Fortnite © Epic Games
The Success Of 'Fortnite' Comes At A Price: Appalling Conditions For Workers On The Game
With impossible working hours and intimidation in the workplace, the teams behind 'Fortnite' are fighting a true battle-royale...
The immense popularity of Fortnite far exceeded the expectations of the game's developer and publisher, Epic Games. What was originally just a "simple" co-op game in 2017 became a successful battle royale several months later. In less than a year, Fortnite Battle Royale had 125 million players on its servers, breaking and holding the record for lightning growth.
However, there's always another side to the coin with such huge success stories and the video games industry is no exception, especially with regard to working conditions. It's far less glamorous than people often think, especially on the development side where coders, programmers and designers work extremely hard.
At the end of 2018, the Rockstar Games studio caused a scandal: co-founder Dan Houser let slip that the team "were working 100-hour weeks" prior to the launch of the game Red Dead Redemption 2 to demonstrate the "passion" involved in the process.
This highly questionable management method, which consists of forcing employees to work huge amounts of overtime (which is not necessarily recorded) for short periods before a specific deadline (release of a game, conference presentation, etc.) has a name: the crunch.
According to an extensive study carried out by Polygon magazine, the development team behind Fortnite who worked at the Epic studios, as well as the contractors working on the game, were equally affected by these inhuman working hours as a result of the (excessively?) rapid success of the game and the software company's desire to update it constantly.
"I Work An Average 70 Hours A Week"
The statements published by the magazine are very revealing, and the working hours reported are completely insane. Even contractors and customer service workers at Epic mention a hostile, intimidating working environment, where overtime is actually a "service" expected by the company.
The developers openly speak of a "culture of fear". Some of them report suffering health problems after working extremely long hours for several consecutive months. One Epic Games employee told Polygon:
"I work an average 70 hours a week. [...] I know people who pull 100-hour weeks. The company gives us unlimited time off, but it’s almost impossible to take the time. If I take time off, the workload falls on other people, and no one wants to be that guy."
Unfortunately, the video games industry, which is still quite young, has very few instruments for guaranteeing worker protections in the United States. It was only very recently that new trade unions such as Game Workers Unite encouraged employees in the industry to come together in order to protect their rights.
"All [Management] Wanted Was People Who Are Disposable"
From the statements gathered by Polygon, it appears that the pressure placed on individual employees by the management team is extremely harsh. Those who spoke out asked for their identities to be protected for fear of reprisals from Epic or even from other employers in the video games industry.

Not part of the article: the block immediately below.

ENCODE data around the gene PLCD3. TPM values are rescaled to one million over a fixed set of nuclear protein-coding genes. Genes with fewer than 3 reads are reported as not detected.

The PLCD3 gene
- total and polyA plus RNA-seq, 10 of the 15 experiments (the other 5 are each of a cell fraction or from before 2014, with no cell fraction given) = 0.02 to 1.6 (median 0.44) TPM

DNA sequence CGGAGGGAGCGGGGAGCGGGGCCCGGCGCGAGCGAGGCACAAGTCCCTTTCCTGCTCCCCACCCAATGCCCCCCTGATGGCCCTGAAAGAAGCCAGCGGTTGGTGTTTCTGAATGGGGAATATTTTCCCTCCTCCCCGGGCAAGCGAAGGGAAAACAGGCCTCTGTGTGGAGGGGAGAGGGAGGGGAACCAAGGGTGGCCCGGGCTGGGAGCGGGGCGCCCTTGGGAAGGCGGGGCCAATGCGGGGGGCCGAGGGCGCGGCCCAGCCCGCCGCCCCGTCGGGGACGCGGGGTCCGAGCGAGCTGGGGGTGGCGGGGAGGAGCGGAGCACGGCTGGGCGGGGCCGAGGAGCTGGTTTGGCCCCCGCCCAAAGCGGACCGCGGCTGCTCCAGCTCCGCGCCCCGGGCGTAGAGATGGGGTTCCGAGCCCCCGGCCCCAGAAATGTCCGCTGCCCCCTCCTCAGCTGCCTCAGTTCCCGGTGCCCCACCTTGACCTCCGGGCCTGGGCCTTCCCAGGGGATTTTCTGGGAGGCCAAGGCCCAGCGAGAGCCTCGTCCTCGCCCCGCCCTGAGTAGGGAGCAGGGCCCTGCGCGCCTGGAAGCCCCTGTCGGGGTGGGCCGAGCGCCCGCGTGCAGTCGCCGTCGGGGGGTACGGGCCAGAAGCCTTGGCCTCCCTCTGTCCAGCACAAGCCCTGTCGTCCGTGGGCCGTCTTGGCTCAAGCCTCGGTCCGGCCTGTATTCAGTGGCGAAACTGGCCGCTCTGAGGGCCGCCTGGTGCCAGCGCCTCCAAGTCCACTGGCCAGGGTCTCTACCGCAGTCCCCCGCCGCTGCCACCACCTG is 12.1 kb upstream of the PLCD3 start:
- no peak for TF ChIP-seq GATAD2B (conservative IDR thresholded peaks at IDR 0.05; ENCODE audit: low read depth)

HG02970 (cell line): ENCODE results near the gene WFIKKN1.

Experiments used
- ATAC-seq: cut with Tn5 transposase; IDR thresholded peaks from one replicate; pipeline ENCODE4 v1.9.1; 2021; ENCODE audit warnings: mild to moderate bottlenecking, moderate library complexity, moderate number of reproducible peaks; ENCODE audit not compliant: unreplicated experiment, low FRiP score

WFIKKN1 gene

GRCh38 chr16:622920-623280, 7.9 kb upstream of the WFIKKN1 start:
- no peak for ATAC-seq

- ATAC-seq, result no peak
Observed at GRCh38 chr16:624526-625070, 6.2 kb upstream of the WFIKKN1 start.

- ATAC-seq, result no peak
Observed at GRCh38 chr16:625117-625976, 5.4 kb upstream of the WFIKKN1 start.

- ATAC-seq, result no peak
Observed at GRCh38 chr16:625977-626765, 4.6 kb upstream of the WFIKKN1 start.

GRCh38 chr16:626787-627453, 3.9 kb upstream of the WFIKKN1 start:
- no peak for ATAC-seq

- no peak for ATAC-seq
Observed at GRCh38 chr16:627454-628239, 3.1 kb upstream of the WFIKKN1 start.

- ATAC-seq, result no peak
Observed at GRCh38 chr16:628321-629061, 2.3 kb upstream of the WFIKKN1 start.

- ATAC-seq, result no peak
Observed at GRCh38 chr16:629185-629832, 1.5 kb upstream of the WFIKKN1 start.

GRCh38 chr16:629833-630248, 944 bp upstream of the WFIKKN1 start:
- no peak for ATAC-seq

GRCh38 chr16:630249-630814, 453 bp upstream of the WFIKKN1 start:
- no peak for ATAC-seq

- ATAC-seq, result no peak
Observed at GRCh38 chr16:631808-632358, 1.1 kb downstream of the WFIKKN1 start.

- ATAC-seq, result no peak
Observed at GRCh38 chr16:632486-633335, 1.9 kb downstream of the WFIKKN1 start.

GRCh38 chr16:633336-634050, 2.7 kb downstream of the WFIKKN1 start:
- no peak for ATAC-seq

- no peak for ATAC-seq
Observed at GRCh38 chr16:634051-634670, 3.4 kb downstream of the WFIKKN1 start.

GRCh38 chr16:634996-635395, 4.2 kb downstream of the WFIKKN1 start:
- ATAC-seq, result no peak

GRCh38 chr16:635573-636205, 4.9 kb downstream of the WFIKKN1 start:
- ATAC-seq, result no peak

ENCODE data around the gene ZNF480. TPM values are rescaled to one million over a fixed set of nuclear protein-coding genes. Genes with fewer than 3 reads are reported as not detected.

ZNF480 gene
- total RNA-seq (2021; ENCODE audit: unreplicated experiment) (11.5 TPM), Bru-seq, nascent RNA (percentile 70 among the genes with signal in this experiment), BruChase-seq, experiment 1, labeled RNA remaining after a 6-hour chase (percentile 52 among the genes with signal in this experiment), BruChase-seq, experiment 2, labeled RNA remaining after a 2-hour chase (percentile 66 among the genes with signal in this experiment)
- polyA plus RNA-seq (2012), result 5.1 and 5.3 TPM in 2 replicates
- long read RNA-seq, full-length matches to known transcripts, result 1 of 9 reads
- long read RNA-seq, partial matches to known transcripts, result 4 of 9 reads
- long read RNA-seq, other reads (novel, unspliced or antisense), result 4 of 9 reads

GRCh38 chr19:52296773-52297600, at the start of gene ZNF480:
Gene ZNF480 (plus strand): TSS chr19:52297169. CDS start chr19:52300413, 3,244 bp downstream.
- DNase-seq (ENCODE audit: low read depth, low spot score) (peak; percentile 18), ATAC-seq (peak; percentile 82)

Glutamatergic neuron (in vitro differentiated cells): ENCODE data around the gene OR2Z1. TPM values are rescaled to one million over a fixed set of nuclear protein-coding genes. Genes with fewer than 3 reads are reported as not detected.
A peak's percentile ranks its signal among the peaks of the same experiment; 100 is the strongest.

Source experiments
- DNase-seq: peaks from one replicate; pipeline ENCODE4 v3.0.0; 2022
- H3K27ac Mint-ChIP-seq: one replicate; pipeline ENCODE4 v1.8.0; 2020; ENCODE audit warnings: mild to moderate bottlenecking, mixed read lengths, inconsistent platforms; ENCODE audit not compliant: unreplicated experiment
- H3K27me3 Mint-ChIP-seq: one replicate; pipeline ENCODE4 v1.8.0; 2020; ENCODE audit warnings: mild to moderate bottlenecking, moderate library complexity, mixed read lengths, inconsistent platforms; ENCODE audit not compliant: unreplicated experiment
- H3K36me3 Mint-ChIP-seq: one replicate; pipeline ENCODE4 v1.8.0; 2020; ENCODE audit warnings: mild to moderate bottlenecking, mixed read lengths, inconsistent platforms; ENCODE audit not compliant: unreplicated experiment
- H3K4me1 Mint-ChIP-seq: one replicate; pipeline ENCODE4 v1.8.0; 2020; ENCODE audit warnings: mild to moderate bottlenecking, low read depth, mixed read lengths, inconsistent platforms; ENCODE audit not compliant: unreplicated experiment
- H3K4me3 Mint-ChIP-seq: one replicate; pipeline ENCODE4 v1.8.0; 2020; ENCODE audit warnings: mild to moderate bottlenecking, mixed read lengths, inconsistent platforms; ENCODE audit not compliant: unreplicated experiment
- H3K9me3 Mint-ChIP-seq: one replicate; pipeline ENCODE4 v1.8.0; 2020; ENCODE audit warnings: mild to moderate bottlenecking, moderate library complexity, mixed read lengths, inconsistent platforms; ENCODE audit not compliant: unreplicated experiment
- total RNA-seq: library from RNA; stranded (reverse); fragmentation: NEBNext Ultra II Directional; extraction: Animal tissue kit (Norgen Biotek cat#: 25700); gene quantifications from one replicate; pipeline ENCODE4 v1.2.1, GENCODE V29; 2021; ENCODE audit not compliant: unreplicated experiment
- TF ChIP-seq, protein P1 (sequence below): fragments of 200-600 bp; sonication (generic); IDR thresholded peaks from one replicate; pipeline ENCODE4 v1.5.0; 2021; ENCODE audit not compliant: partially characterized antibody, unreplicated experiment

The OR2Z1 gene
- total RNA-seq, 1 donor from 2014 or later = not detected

Epic Games requires its staff to sign confidentiality agreements, which also bind former employees, limiting their ability to talk about the inner workings of the company. A witness said:
"I know some people who just refused to work weekends, and then we missed a deadline because their part of the package wasn’t completed, and they were fired. People are losing their jobs because they don’t want to work these hours."
Some admitted to having nervous breakdowns, bursting into tears at work or experiencing burnout as the precarious nature of their contracts (and the sector in general) squeezed them dry. On this matter, a spokesperson from Epic Games declared that average contractor overtime stands at "less than five hours per week".
However, this claim is contradicted by the employees who spoke about their experiences, who say that they were constantly working in crunch conditions: "I was working at least 12-hour days, seven days a week, for at least four or five months. A lot of that was having to stay at work till 3 or 4 in the morning", reported a former contractor to the company.
The Problem Of Online Games
Despite the huge profits generated by the Fortnite machine (3 billion dollars in 2018), Epic Games isn't planning to give up on its baby just yet, and the software company is redoubling efforts to keep the game at the top in response to competition from games like Apex Legends.
Weekly patches and sporadic corrections to resolve "crises" (bugs, glitches, criticism from players) represent a huge amount of work for developers. A representative for Epic admits that "some" workers have been required to work extremely long hours, saying:
"Everything has to be done immediately. We’re not allowed to spend time on anything. If something breaks — a weapon, say — then we can’t just turn it off and fix it with the next patch. It has to be fixed immediately, and all the while, we’re still working on next week’s patch. It’s brutal."
Numerous sources have claimed that Epic took a much healthier approach to its working culture before the success of Fortnite, when overtime was only requested if entirely necessary and only at certain times of year. But with the game's success, working hours and expectations of developers have raced out of control.
Epic Games is based in Cary, in North Carolina, and employs roughly one thousand people. The company's website currently features more than 200 job offers.
Article translated by: Eleanor Staniforth
By Pierre Bazin, published on 06/05/2019